Trumpism plays a significant role as intervening variable in our analysis, consistent with the conclusions of Shao and Hao [19]. This means that background factors might exert indirect (mediated) effects through Trumpism, in addition to whatever direct effects they have (H2a). Such indirect effects are approximated as products of coefficients along a sequence of paths from exogenous to final endogenous variables. Where the sequence includes one positive and one negative coefficient, the indirect effect is negative. Where the sequence includes either two positive or two negative coefficients, the indirect effect is positive. For ACC rejection, indirect effects through Trumpism significantly modify (strengthen or weaken) conclusions that might be drawn from the direct effects of most background characteristics (age, white, evangelical, ideology, party, same-party friends and conspiracist beliefs). For example, the total effect of evangelical identity on ACC rejection is significantly stronger if we consider not only its positive direct effect, but also its positive indirect effect through Trumpism: evangelicals are more likely to support Trump, and (even controlling for party, ideology, race etc.) Trump supporters are more likely to reject ACC. Both party and conspiricism show significant indirect effects through Trumpism on vaccine rejection as well. Indirect effects on vaccine rejection from age, identification as white or evangelical, ideology and same-party friends fall just short of significance (all 0.10 > p > 0.05).

Because the predictors education, ideology, friends and party appear also in interaction terms, their main effects in Table 2 can be interpreted as the effect of that variable when its interacting counterpart equals zero. For example, the main effects shown for education on Trumpism, NoACC and NoVax represent the effects of education when ideology = 0; that is, the effects of education among ideological moderates. Among moderates, education has little effect on Trump support. Even among moderates, however, education decreases the probability of rejecting ACC or vaccination—as visualized by the down-sloping “moderate” curves in Fig 2A and 2B.

Fig 2.

Education×ideology interaction effects on (a) probability respondent rejects reality of anthropogenic climate change, or (b) does not intend to get vaccinated for COVID-19. Marginal probabilities adjusted for other covariates, calculated from the GSEM model in Table 2.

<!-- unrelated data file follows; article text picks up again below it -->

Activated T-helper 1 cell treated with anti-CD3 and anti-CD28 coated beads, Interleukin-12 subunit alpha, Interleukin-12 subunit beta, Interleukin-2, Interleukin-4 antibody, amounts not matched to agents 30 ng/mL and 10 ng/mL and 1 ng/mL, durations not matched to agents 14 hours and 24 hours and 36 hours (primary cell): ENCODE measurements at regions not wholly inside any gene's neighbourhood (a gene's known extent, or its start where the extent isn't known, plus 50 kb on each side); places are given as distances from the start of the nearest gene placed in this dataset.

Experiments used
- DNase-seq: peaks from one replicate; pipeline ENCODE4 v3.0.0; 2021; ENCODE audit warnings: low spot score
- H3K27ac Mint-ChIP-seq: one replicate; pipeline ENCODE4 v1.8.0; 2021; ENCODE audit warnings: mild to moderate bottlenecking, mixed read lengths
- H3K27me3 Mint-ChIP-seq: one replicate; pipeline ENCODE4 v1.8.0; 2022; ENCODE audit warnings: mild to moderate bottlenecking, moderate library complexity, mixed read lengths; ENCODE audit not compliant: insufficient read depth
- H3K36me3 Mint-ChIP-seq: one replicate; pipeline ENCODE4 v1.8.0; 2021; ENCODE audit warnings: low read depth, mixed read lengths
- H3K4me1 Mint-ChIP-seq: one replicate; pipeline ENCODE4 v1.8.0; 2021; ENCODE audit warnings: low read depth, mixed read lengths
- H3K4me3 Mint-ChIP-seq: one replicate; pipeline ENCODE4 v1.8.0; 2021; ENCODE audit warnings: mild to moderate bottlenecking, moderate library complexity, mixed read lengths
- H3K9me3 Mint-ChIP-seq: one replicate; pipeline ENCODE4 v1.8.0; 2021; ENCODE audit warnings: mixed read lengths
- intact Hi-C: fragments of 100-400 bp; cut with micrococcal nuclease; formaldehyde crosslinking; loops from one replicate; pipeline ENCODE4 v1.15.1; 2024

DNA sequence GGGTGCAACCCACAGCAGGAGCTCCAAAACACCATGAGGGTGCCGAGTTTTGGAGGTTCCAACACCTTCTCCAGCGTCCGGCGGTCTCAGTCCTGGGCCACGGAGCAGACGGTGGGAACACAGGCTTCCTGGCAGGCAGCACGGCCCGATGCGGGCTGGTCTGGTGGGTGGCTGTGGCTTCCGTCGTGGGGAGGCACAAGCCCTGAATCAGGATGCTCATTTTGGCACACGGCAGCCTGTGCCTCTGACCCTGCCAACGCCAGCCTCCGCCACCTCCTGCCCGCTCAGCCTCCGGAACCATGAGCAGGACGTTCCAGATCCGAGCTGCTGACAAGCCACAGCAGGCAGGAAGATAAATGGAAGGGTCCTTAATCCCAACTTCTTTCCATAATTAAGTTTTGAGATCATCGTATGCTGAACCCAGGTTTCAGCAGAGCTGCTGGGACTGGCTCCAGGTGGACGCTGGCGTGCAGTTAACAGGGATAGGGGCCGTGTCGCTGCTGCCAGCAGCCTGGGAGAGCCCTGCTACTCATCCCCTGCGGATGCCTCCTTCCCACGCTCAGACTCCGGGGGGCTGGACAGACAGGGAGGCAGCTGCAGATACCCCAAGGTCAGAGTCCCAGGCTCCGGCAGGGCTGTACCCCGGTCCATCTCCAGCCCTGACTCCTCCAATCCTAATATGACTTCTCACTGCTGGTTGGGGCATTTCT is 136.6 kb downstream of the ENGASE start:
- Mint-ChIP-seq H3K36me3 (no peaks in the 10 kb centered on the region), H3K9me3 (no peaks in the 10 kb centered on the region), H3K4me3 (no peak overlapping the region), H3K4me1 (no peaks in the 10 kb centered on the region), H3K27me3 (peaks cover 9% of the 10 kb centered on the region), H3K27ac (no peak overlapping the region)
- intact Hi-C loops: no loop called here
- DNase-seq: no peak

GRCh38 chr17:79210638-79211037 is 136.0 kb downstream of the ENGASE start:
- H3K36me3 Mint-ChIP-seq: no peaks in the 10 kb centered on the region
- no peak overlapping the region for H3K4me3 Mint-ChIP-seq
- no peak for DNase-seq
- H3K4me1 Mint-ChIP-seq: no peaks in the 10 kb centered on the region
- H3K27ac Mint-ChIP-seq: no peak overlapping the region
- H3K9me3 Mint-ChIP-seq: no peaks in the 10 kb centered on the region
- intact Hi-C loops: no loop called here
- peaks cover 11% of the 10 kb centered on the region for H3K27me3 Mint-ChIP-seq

Similarly, the main effects of having same-party friends correspond to the friends effect when party = 0; that is, the effect of same-party friends among independents. Having mostly same-party friends increases the probability that self-identified independents will approve of Trump (Fig 3A) but has little effect on their ACC or vaccination rejection (Fig 3B and 3C).

Fig 3.

Friends×party interaction effects on probability respondent (a) strongly approves of ex-President Trump, (b) rejects reality of anthropogenic climate change, or (c) does not intend to get vaccinated for COVID-19. Marginal probabilities adjusted for other covariates, calculated from the GSEM model in Table 2.

5.2 Interaction effects

Views on climate change and vaccination are both predicted by education×ideology interactions in which education just slightly affects the probability of science rejection among extreme conservatives but lowers this probability among all other groups (H4). Fig 2 visualizes these two interactions as marginal probability plots, adjusted for other covariates in the GSEM model of Table 2. Fig 2A shows that, other things being equal, among extremely conservative respondents the probability of rejecting ACC rises slightly with education (from 0.41 to 0.43) but declines with education among all other groups. For example, the conditional probability of ACC rejection declines from 0.35 among moderates with high school education to 0.19 among moderates with college education. Fig 2B similarly shows that the conditional probability of rejecting COVID vaccination decreases slightly (from 0.36 to 0.30) with education among extreme conservatives but declines more steeply with education among all other groups (for example, from 0.25 to 0.10 among moderates).

Similar interactions have been seen in many studies of climate change and other environmental topics, so Fig 2A is not surprising. Such interactions involving COVID vaccine rejection (Fig 2B) have not previously been documented, however. A recent study by Shoots-Reinhard et al. [91] reports a complementary result: ideological differences in COVID-19 risk perceptions were most pronounced among individuals with higher verbal (but not numerical) ability. Individuals with greater verbal ability, like those with higher education, may be more responsive to partisan cueing.